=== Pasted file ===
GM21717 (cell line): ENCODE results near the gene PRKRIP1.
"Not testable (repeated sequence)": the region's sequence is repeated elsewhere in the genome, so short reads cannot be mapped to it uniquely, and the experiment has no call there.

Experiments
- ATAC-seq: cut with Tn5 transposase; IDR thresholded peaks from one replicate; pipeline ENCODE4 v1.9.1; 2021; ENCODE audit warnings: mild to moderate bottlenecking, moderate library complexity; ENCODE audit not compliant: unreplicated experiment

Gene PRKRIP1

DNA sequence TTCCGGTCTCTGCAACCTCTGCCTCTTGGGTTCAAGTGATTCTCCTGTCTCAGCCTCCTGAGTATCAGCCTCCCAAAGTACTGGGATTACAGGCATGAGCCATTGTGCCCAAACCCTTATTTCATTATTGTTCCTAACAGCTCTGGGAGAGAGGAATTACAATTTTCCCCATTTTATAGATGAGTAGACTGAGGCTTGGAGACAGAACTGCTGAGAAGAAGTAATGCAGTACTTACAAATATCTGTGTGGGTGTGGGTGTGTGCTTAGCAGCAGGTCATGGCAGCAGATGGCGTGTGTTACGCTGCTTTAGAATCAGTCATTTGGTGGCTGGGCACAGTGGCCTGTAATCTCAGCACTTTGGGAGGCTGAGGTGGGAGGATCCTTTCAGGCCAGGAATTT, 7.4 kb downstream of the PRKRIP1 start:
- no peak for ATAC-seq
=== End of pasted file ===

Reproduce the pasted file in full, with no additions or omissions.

GM21717 (cell line): ENCODE results near the gene PRKRIP1.
"Not testable (repeated sequence)": the region's sequence is repeated elsewhere in the genome, so short reads cannot be mapped to it uniquely, and the experiment has no call there.

Experiments
- ATAC-seq: cut with Tn5 transposase; IDR thresholded peaks from one replicate; pipeline ENCODE4 v1.9.1; 2021; ENCODE audit warnings: mild to moderate bottlenecking, moderate library complexity; ENCODE audit not compliant: unreplicated experiment

Gene PRKRIP1

DNA sequence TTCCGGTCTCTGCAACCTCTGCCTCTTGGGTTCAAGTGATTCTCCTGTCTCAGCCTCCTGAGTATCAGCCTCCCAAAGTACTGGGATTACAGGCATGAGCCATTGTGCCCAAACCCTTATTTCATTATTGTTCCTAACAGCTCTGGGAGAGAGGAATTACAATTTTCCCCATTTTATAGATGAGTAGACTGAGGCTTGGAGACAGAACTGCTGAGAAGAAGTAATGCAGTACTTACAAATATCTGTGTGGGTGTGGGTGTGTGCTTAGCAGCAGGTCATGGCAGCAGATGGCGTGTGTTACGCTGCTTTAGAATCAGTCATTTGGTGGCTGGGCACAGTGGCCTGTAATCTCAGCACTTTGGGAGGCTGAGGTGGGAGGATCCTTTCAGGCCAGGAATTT, 7.4 kb downstream of the PRKRIP1 start:
- no peak for ATAC-seq